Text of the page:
Experience helps them locate bass, and it also tells them which areas are likely to receive the most fishing pressure. Given the strong skills most tournament anglers possess these days, few productive areas are overlooked. The tournament strategy must account for fishing pressure as well as the number and quality of bass available in given areas.
Most elite anglers favor particular fishing conditions and techniques, but all are versatile enough to adapt to whatever confronts them. The key to winning tournaments is to fish well enough on the initial days to put yourself in a position to win the final day.
"A lot of people think I'm only capable with a flipping rod," Brauer says, "but you have to do whatever it takes at that moment to catch fish. Versatility is what puts you in position to win, but it's usually your strong suit that pulls it out for you."
Michigan's Kevin VanDam, whose entire career could be regarded as a continuous hot streak, is a serious student of the game. He observes how other top anglers handle themselves on the water and what they do to put themselves in the winner's circle. By emulating these anglers, VanDam has become a more aggressive fisherman.
"Early in my career," VanDam says, "I was a lot more conservative. I'd always catch my limit first and then maybe go after the big ones. I learned from watching Denny Brauer that I needed to take more chances. Now, I'm more inclined to make gutsy moves and go for it at the end of a tournament. Most of the time you fail. But every now and then you win or jump up maybe 15 places in the standings."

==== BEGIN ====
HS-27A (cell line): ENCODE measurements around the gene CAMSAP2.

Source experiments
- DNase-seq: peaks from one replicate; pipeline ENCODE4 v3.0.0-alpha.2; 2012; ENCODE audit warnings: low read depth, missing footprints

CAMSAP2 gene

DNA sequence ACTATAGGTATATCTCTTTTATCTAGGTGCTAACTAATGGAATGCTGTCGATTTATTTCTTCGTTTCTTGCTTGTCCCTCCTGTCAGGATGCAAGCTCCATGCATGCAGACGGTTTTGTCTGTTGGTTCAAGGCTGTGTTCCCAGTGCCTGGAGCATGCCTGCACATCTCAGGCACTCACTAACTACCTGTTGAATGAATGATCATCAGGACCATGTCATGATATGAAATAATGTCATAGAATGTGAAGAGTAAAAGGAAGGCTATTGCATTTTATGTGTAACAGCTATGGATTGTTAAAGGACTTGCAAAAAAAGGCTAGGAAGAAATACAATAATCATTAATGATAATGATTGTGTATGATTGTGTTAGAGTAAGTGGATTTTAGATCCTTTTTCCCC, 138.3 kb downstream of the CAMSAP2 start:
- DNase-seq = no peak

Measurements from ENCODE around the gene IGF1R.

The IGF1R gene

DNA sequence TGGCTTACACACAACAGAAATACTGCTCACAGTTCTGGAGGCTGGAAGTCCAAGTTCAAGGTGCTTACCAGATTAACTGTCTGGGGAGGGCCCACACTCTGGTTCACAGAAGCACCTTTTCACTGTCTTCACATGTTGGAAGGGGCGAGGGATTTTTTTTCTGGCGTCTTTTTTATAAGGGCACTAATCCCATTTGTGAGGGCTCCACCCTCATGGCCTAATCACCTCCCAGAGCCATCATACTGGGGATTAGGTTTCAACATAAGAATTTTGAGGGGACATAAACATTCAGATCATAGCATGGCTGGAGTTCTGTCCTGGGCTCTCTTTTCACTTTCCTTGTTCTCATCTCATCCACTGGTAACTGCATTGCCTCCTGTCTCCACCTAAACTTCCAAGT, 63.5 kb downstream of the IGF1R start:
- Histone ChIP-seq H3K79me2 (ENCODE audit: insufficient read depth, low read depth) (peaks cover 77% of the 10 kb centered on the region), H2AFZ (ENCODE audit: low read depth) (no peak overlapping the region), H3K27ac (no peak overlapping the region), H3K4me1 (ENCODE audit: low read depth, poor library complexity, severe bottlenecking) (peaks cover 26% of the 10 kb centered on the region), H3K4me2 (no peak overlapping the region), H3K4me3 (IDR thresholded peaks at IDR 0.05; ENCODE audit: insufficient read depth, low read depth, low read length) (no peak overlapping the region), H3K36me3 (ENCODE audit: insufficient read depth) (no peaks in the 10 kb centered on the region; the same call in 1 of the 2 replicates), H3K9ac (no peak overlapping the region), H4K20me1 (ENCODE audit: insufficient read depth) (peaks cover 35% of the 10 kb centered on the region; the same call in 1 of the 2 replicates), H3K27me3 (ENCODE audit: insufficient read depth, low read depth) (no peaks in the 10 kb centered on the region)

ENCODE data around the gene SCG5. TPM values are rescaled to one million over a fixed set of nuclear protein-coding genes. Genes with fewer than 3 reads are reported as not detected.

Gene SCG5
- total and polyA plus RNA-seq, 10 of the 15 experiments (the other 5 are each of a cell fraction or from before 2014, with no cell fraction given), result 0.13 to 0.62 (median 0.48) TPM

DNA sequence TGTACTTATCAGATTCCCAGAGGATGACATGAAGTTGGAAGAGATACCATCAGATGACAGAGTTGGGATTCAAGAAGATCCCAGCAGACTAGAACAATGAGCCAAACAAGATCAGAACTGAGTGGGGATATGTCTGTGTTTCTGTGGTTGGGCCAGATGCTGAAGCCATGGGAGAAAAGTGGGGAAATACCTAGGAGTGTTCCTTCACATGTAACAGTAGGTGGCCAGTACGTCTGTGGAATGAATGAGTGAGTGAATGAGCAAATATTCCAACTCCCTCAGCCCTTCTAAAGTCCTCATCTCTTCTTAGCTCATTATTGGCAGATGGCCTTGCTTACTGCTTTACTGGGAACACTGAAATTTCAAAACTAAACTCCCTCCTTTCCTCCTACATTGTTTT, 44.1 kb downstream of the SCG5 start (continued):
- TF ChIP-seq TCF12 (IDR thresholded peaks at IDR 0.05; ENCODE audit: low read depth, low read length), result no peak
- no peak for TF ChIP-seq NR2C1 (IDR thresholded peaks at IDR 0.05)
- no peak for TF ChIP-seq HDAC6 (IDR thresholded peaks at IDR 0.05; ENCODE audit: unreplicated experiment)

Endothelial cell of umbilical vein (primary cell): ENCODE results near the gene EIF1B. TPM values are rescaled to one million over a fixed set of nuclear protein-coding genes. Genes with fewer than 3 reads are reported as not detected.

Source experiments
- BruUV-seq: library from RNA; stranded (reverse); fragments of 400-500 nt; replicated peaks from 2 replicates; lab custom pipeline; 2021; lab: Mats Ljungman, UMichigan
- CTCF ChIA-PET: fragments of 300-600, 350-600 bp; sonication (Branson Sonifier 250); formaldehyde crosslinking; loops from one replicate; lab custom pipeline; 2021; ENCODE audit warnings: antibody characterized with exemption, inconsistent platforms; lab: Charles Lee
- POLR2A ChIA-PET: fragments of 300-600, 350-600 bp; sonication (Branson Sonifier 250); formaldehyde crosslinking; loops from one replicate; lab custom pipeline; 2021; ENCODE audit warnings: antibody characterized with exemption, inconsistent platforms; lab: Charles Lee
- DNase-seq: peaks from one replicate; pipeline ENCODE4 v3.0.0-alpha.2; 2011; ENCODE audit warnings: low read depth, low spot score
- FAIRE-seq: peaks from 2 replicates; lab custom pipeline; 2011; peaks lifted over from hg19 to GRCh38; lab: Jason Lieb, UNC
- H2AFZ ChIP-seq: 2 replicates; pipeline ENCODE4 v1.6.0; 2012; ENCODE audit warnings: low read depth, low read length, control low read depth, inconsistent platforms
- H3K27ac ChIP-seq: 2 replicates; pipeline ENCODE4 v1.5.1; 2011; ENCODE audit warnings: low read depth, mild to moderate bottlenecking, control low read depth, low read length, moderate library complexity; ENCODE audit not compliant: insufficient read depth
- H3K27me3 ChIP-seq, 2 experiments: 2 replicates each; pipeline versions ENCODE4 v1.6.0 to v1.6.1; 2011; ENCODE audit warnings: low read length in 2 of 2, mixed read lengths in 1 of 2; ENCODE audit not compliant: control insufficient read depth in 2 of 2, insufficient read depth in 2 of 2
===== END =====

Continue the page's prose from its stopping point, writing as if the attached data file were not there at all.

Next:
The "gutsy moves" of which VanDam speaks are not whimsy. He would never change strategies just for the sake of doing something different. Rather, his moves are educated guesses based on past experience, knowledge of the lake and what he's learned during the initial days of competition. The tournament format also plays into the decision. When fishing an elimination tournament, such as FLW Tour events, VanDam avoids heavily fished areas during the initial days.
"If you get through the qualifying rounds," VanDam says,"you're only fishing against a handful of anglers as opposed to a large field. That's when I'll sometimes head straight for those areas that had received heavy fishing pressure early on. Even though those areas may have been hammered, they can give up some good bass when the pressure's off.